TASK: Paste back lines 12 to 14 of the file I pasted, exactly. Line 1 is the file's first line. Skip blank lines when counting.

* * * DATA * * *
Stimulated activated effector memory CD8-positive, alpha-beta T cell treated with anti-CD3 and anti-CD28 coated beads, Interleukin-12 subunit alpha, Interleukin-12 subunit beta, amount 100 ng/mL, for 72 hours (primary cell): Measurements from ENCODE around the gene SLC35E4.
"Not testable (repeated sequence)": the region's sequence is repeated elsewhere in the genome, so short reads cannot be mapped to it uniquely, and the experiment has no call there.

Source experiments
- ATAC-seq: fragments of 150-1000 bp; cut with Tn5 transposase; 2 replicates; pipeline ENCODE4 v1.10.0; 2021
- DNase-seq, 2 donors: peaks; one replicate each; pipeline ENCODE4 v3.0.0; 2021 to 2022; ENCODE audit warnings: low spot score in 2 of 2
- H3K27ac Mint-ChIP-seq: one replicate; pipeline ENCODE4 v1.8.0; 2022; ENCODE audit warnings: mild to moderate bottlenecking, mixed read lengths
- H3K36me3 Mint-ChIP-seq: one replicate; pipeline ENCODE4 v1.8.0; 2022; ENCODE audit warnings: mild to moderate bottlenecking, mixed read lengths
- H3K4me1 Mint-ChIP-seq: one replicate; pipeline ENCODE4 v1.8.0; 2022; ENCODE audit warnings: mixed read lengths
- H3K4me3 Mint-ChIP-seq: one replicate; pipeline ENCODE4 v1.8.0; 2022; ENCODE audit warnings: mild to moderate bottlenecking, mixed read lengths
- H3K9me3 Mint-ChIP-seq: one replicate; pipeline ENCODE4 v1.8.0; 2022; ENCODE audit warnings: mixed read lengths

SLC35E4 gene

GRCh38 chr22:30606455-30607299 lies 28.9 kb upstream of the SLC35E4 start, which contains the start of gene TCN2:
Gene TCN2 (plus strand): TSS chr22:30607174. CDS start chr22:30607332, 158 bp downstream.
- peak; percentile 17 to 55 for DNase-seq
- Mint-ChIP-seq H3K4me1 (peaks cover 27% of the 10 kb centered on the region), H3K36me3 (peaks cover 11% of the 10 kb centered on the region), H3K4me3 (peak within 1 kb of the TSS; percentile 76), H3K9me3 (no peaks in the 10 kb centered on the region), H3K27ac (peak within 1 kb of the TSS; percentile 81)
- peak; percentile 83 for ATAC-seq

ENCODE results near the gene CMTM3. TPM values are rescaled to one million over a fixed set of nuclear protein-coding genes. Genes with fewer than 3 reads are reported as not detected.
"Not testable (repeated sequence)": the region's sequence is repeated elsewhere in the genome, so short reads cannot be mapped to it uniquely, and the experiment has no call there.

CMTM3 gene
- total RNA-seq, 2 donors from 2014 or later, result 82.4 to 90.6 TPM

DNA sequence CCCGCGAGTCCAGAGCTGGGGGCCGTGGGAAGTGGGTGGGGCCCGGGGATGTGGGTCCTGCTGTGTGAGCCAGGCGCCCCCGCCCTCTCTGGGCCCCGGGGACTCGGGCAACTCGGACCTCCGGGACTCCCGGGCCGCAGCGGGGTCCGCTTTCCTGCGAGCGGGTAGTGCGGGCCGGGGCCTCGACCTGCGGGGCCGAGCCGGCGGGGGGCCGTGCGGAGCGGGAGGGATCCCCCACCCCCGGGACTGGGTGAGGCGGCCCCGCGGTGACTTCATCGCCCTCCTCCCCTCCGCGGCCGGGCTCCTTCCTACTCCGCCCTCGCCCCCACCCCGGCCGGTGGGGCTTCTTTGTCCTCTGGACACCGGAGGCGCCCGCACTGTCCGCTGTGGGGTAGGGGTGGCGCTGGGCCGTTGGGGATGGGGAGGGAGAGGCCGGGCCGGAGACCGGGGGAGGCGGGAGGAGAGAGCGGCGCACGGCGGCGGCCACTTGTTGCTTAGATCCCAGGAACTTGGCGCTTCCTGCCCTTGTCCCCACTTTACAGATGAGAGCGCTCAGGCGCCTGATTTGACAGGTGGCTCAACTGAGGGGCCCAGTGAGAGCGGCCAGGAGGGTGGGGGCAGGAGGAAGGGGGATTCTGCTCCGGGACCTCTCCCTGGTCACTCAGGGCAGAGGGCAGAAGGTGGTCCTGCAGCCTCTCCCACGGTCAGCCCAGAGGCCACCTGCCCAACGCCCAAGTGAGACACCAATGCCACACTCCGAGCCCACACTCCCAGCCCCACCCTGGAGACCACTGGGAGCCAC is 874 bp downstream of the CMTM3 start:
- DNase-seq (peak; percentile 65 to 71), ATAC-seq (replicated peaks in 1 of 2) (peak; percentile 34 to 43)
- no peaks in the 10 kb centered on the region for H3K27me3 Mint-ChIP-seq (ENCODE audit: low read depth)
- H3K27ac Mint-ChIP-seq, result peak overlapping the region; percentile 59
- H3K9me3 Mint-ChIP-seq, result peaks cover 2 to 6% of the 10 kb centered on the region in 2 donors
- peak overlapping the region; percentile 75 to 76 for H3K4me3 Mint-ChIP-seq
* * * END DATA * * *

GRCh38 chr22:30606455-30607299 lies 28.9 kb upstream of the SLC35E4 start, which contains the start of gene TCN2:
Gene TCN2 (plus strand): TSS chr22:30607174. CDS start chr22:30607332, 158 bp downstream.
- peak; percentile 17 to 55 for DNase-seq